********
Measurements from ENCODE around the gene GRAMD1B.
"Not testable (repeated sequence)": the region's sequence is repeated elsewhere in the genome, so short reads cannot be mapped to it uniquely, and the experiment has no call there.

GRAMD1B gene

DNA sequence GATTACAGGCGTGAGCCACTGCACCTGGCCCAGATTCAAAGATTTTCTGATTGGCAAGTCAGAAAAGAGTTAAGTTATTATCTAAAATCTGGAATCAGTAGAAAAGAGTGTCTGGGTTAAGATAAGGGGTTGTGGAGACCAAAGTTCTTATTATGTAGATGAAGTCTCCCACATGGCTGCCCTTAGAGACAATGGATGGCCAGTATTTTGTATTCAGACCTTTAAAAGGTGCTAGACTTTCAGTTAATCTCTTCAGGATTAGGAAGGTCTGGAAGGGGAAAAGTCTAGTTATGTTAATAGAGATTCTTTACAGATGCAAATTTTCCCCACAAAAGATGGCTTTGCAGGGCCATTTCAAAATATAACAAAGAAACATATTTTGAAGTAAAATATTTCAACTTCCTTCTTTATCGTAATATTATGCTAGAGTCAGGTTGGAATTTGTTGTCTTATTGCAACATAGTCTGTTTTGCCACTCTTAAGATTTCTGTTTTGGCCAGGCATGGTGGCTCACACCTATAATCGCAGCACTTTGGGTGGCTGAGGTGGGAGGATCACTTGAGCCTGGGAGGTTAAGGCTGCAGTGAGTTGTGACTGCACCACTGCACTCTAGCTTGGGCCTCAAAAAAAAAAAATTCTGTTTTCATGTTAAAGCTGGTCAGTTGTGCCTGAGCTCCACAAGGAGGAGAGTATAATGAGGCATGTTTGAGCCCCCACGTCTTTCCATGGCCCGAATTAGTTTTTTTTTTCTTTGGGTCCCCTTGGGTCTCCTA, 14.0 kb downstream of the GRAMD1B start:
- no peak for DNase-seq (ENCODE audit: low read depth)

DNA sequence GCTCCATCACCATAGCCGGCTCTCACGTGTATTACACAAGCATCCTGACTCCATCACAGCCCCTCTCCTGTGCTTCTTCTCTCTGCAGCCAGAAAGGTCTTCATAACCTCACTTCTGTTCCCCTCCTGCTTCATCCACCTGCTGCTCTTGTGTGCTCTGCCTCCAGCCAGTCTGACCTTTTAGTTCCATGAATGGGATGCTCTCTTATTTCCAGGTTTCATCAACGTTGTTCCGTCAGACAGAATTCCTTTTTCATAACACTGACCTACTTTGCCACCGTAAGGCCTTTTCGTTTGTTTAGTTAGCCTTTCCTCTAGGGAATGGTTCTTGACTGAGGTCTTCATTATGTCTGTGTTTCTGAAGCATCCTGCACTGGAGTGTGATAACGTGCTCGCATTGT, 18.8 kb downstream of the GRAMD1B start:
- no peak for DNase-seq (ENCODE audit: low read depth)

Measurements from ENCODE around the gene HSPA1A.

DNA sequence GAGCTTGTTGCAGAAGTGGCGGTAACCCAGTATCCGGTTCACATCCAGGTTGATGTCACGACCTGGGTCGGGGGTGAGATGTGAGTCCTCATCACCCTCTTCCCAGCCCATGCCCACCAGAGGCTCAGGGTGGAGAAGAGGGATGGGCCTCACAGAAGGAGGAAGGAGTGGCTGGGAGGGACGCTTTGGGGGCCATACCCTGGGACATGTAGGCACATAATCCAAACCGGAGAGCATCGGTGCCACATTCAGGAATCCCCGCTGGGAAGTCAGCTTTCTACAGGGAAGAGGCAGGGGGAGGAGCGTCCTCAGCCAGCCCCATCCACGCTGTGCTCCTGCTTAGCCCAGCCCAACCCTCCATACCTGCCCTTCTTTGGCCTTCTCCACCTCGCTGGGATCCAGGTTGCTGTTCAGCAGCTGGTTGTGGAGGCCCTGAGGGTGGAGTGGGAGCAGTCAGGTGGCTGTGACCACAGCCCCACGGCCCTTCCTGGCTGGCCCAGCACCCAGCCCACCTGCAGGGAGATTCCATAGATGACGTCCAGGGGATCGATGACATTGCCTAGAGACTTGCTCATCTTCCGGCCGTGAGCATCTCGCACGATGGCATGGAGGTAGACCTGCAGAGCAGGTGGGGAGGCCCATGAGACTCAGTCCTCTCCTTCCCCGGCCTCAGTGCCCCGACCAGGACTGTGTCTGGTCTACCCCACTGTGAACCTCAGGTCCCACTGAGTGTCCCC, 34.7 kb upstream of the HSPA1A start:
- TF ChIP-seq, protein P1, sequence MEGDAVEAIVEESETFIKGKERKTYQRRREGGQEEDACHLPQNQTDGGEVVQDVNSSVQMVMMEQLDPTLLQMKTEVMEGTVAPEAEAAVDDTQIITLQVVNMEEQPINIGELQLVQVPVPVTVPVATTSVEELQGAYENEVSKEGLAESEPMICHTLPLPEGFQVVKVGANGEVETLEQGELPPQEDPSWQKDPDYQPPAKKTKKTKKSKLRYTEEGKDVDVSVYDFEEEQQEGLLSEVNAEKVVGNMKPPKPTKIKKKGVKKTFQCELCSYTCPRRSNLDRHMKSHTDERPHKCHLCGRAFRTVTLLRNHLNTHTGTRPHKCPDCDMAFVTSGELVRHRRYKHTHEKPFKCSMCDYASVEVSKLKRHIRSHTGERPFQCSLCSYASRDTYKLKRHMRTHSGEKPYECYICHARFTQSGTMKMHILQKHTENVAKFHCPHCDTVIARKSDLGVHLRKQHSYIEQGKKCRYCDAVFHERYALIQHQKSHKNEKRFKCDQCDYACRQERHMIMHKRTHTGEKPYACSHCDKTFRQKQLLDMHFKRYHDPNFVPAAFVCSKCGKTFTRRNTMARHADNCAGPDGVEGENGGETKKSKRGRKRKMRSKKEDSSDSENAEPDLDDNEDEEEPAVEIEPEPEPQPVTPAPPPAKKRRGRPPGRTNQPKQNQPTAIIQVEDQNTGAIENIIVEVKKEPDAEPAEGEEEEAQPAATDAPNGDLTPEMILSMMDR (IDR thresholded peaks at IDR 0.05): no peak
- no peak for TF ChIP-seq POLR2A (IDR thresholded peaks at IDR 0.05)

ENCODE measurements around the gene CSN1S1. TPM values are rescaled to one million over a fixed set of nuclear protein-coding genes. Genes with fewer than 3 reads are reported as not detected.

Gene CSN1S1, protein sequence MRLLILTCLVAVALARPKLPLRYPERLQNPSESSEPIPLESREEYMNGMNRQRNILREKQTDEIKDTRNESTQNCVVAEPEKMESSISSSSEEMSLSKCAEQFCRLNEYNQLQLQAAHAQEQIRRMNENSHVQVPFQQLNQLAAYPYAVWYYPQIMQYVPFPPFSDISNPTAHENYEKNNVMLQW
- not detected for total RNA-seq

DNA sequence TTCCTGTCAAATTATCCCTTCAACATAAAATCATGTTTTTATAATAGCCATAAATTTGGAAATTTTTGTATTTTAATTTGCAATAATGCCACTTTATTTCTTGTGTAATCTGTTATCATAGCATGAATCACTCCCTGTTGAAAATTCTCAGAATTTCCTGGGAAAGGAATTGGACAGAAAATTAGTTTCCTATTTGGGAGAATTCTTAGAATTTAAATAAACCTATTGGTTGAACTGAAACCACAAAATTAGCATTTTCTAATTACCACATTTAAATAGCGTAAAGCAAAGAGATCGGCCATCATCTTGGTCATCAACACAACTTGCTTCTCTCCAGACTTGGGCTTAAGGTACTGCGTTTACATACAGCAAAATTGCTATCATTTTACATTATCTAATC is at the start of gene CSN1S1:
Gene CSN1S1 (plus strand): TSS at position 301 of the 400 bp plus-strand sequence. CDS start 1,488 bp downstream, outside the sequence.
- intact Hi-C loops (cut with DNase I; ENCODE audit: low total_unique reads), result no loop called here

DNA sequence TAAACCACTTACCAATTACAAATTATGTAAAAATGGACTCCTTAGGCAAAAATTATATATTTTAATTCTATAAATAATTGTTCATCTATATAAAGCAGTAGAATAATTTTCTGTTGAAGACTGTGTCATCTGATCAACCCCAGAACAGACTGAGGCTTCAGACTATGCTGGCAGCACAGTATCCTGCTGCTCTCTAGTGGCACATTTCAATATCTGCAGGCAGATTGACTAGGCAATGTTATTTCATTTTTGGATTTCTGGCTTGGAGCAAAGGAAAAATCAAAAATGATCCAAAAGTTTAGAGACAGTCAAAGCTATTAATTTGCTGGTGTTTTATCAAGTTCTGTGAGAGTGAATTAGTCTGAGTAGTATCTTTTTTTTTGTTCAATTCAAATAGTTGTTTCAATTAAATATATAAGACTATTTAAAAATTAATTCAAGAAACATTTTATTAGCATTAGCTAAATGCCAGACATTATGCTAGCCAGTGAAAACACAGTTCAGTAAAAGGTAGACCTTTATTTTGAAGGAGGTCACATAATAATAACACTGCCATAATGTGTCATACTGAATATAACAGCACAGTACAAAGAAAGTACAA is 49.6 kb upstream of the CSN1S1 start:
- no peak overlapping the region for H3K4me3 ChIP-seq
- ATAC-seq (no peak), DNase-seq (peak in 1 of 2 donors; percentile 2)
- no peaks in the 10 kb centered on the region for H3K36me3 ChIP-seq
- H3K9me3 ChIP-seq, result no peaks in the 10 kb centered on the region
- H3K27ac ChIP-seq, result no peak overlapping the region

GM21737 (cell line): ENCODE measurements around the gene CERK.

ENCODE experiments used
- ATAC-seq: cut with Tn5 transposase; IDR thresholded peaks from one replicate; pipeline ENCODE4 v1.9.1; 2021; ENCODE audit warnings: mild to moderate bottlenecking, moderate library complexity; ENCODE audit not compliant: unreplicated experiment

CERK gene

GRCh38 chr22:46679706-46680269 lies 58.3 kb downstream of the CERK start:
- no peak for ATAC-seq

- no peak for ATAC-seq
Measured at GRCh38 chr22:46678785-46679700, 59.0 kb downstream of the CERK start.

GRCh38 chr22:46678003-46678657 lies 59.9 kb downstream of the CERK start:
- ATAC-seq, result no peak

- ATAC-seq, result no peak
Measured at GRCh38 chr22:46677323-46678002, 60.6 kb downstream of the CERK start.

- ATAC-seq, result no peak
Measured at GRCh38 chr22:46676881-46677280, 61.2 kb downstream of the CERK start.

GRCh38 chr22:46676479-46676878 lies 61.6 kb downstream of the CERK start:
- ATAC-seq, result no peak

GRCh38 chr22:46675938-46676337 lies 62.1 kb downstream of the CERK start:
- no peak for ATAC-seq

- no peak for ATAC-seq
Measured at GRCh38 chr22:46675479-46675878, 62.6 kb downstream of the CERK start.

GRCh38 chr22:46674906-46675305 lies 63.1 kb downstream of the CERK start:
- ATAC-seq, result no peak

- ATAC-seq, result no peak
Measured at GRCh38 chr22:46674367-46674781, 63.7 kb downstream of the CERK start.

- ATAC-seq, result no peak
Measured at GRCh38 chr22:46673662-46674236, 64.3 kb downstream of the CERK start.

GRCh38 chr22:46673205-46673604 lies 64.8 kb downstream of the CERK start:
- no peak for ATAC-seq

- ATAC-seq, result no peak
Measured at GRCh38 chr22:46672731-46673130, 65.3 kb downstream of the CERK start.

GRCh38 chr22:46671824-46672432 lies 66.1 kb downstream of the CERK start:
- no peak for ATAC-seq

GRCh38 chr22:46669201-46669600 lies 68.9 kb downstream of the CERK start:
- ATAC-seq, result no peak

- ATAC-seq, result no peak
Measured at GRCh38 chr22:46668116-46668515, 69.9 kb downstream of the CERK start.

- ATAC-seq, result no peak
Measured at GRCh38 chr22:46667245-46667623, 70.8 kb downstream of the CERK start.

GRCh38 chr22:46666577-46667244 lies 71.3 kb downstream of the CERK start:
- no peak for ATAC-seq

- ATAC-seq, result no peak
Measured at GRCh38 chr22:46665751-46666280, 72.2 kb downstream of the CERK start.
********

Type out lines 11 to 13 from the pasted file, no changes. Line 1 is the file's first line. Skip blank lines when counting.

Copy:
- no peak for TF ChIP-seq POLR2A (IDR thresholded peaks at IDR 0.05)

ENCODE measurements around the gene CSN1S1. TPM values are rescaled to one million over a fixed set of nuclear protein-coding genes. Genes with fewer than 3 reads are reported as not detected.

Gene CSN1S1, protein sequence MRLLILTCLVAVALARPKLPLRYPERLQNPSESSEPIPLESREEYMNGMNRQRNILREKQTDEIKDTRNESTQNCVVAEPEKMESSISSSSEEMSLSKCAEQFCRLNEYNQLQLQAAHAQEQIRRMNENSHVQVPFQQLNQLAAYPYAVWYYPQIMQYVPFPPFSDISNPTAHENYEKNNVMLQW